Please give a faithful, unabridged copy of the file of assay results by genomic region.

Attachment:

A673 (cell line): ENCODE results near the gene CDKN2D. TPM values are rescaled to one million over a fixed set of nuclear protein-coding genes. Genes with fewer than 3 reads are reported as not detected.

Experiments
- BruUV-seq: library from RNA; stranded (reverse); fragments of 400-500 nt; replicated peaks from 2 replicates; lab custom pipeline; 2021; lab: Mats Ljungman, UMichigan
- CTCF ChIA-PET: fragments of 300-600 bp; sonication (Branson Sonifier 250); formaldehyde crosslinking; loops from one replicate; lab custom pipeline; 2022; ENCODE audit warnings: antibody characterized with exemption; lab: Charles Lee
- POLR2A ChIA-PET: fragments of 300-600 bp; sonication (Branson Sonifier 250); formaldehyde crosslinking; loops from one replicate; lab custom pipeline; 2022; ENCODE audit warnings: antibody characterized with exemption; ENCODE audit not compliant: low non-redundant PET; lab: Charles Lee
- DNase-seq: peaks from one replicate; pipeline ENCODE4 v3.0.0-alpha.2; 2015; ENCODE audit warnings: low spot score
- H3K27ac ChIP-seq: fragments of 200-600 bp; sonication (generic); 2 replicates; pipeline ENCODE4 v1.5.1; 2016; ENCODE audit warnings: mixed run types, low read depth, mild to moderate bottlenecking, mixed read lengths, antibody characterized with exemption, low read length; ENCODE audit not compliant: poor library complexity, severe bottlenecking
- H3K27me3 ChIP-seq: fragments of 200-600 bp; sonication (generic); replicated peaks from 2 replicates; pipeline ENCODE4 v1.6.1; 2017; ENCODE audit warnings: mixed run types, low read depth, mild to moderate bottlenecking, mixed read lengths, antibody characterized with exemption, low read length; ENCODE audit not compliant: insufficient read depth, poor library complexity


A673 (cell line): ENCODE results near the gene CDKN2D. TPM values are rescaled to one million over a fixed set of nuclear protein-coding genes. Genes with fewer than 3 reads are reported as not detected.

Experiments
- BruUV-seq: library from RNA; stranded (reverse); fragments of 400-500 nt; replicated peaks from 2 replicates; lab custom pipeline; 2021; lab: Mats Ljungman, UMichigan
- CTCF ChIA-PET: fragments of 300-600 bp; sonication (Branson Sonifier 250); formaldehyde crosslinking; loops from one replicate; lab custom pipeline; 2022; ENCODE audit warnings: antibody characterized with exemption; lab: Charles Lee
- POLR2A ChIA-PET: fragments of 300-600 bp; sonication (Branson Sonifier 250); formaldehyde crosslinking; loops from one replicate; lab custom pipeline; 2022; ENCODE audit warnings: antibody characterized with exemption; ENCODE audit not compliant: low non-redundant PET; lab: Charles Lee
- DNase-seq: peaks from one replicate; pipeline ENCODE4 v3.0.0-alpha.2; 2015; ENCODE audit warnings: low spot score
- H3K27ac ChIP-seq: fragments of 200-600 bp; sonication (generic); 2 replicates; pipeline ENCODE4 v1.5.1; 2016; ENCODE audit warnings: mixed run types, low read depth, mild to moderate bottlenecking, mixed read lengths, antibody characterized with exemption, low read length; ENCODE audit not compliant: poor library complexity, severe bottlenecking
- H3K27me3 ChIP-seq: fragments of 200-600 bp; sonication (generic); replicated peaks from 2 replicates; pipeline ENCODE4 v1.6.1; 2017; ENCODE audit warnings: mixed run types, low read depth, mild to moderate bottlenecking, mixed read lengths, antibody characterized with exemption, low read length; ENCODE audit not compliant: insufficient read depth, poor library complexity